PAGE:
The Environment Agency’s state of the urban environment report acknowledges that light pollution comes with urban life and identifies an uneven distribution of the natural environment across all sectors of society, leading to issues of environmental justice. Humans have evolved to rely on the cycle of night and day to govern our physiology, and evidence suggests that light exposure at the wrong time has profound impacts on human circadian rhythm, affecting physical and mental functions. Studies have also shown links between artificial light at night and low melatonin levels and disrupted circadian cycles with heart disease, diabetes, depression and cancer, particularly breast and prostate cancers.
To me, the evidence is clear that light pollution has a significant impact on the normal activity of invertebrates, birds, bats, plants and humans. These impacts are more than sufficient to require action. It would be a failure not to address this before we have the long-term data. Doing so would go against the Government’s draft environmental principles, in particular the precautionary principle but also the prevention and rectification at source principles. As it is, there is no official report for the UK on light pollution levels. However, and distinct from the previous debate in which we talked about soil and how difficult it is to measure soils, measuring light pollution is simple to do. Satellite images can be used to establish pollution levels, and the CPRE has developed a nine-band classification system that could form the basis of monitoring change.
My amendment is designed to provide clarity on how the Government will reduce the impact of light pollution on nature and people’s enjoyment of it. I am very grateful to my noble friend the Minister. We have had some very good discussions on this during the Recess. I know he understands it and I recognise that many noble Lords regard this as a serious matter. Perhaps, as the noble Earl, Lord Devon, said, it is not of the same magnitude as soil, and it is possible that we cannot keep adding more and more to the list of priorities, but I think that national targets should be set to include, at a minimum, no net increase in light pollution, with an ambition to reduce existing levels.
I have received a certain amount of support on this, but I will wait to hear what my noble friend the Minister has to say. If he can give me ample reassurances, we might not have to test the electronic voting system again—but no promises yet.
It is a pleasure to follow the noble Lord, Lord Randall, on one of his and my pet topics. He has covered the issue extremely well. We have all had a very good briefing from Buglife, which I thank very much, supported by Butterfly Conservation, the Bat Conservation Trust, Froglife, the Mammal Society and the Royal Astronomical Society. This comes from a lot of areas of expertise. They all draw attention to the fact that light pollution impacts on humans and other species. I argue that it also impacts on the planet in terms of energy consumption and contributes to greenhouse gas emissions, whether we use LED lights or not. It deserves a place in the Environment Bill.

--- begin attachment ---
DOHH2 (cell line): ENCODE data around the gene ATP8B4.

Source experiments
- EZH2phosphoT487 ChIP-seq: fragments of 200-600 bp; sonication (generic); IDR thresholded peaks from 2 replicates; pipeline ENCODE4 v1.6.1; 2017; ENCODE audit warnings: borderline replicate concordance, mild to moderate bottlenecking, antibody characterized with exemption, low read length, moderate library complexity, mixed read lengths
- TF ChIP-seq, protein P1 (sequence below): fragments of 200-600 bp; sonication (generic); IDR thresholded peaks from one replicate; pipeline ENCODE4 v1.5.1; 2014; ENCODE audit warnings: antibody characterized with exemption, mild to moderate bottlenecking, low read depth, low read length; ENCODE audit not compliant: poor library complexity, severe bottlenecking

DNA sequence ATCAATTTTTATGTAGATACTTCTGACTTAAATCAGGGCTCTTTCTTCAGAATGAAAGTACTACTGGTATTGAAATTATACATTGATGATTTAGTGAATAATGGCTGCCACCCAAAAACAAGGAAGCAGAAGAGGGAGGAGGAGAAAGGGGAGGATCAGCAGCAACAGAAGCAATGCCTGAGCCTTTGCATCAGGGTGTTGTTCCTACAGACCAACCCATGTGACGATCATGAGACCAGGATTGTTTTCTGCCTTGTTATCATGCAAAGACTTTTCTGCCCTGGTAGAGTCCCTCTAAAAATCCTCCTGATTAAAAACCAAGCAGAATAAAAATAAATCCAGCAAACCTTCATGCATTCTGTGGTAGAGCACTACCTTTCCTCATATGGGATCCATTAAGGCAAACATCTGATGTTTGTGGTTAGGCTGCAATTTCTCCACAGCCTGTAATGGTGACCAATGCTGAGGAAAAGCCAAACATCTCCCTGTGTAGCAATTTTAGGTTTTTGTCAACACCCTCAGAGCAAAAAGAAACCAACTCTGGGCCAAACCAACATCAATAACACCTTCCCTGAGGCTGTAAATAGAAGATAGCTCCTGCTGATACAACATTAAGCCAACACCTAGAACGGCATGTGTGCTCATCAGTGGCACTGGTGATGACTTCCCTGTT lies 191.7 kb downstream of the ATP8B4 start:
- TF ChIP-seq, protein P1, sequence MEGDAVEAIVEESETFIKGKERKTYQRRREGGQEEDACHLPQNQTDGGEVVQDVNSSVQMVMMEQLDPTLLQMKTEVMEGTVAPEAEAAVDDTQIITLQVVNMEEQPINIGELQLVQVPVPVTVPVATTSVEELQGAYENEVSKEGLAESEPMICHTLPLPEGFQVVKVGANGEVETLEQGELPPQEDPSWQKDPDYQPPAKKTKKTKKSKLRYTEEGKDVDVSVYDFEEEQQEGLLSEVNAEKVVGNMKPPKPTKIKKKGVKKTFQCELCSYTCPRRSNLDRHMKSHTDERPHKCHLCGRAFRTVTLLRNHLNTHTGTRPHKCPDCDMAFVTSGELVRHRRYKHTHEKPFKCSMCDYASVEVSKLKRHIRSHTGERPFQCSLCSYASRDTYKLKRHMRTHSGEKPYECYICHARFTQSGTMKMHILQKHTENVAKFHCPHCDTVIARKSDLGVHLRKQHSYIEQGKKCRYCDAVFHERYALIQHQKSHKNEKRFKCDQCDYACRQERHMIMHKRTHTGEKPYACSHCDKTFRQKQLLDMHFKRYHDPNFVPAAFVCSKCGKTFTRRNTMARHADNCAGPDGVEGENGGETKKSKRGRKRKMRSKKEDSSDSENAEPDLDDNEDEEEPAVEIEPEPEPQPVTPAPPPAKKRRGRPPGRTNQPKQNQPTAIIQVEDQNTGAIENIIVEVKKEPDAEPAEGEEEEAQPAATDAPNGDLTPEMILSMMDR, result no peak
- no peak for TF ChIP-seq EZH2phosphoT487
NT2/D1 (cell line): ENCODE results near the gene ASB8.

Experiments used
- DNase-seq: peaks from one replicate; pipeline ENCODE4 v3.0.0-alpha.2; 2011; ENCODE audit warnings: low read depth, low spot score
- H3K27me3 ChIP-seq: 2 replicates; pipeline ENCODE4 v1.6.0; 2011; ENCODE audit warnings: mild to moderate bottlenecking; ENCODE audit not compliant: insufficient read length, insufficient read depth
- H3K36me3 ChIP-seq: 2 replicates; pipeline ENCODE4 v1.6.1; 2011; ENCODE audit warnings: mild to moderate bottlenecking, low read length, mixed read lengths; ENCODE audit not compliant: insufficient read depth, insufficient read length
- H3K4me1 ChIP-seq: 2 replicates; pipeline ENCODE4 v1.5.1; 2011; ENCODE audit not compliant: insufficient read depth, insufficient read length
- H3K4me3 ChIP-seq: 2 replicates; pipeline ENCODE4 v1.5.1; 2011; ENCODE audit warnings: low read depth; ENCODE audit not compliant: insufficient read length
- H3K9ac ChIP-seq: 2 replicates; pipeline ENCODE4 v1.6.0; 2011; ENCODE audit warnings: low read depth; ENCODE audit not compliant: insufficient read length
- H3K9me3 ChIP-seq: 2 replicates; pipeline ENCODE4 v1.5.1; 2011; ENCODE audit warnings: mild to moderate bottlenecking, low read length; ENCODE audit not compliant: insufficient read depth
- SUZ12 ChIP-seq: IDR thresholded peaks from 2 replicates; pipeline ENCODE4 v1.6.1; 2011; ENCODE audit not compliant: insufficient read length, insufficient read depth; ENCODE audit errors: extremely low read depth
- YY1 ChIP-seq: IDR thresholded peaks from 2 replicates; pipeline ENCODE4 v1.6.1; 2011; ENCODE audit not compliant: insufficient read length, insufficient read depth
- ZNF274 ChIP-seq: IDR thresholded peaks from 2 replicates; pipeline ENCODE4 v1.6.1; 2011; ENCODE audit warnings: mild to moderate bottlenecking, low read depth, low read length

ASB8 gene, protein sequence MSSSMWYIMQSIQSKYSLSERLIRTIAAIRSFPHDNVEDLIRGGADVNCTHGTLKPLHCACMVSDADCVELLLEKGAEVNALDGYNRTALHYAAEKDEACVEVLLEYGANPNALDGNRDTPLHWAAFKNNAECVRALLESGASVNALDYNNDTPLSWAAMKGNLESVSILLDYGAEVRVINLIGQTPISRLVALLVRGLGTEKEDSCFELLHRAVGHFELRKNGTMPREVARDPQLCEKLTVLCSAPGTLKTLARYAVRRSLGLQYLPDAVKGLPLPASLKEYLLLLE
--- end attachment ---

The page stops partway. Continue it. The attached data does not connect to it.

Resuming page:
The last comprehensive consideration of this issue by the Government was the 2009 report of the Royal Commission on Environmental Pollution, Artificial Light in the Environment. Almost none of its recommendations have been implemented, and tackling this cannot be achieved by planning alone. There is also the fact that humans have evolved to rely on the cycle of night and day to govern our physiology. I am a very primitive soul: I would actually like to go to bed when it gets dark and I always wake up at first light, so I am extremely vulnerable to light exposure at the wrong time. I would like the Government Whips to note that when they insist on keeping us here beyond 8 pm. It is inhuman; it goes against human health, and it leads to underperforming. There is also a link to health conditions. We are much better off if we understand that light pollution is not good for us and it is not good for other species.
The noble Lord, Lord Randall, mentioned several species. I would like to add birds that migrate or hunt at night: they navigate by moonlight and starlight, so artificial light might cause them to fly to lit areas, which may or may not have their prey. Many marine species, such as crabs or zooplankton, are attracted to artificial lights, and that can disrupt their feeding and life cycle. All in all, it is an important environmental issue that we really should not ignore.
My Lords, there is very little that I can add to the speeches of the two noble Lords who have spoken already, but I will make one small point. The opportunity to prevent species’ decline and improve our environment is certainly presented by this Bill, and this amendment would assist. Addressing light pollution offers a simple solution for the species that we are trying to enhance and protect. We should bear in mind, however, that the pollution that we are trying to address does not linger when the source is dealt with—it is an easy win. It also has the added advantage of reducing carbon gases, so these two are major issues that are worth considering in relation to this amendment.
My Lords, I spoke in favour of my noble friend Lord Randall’s similar amendment in Committee. I confess to being a little disappointed that the Minister has not brought forward an amendment to deal with this. While I think that adopting too many targets that cannot be realised is not necessarily a good thing, to adopt a target for light pollution would at least show that the Government accept that it should be included together with other types of pollution. As the noble Lord, Lord Carrington, has just pointed out, it is certainly true that it can be dealt with immediately—unlike the soil—by just switching off lights or reducing the number of lights.